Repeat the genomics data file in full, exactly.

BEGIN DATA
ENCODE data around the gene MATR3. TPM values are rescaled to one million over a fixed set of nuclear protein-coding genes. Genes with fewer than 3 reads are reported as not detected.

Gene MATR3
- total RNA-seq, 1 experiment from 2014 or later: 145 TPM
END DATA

ENCODE data around the gene MATR3. TPM values are rescaled to one million over a fixed set of nuclear protein-coding genes. Genes with fewer than 3 reads are reported as not detected.

Gene MATR3
- total RNA-seq, 1 experiment from 2014 or later: 145 TPM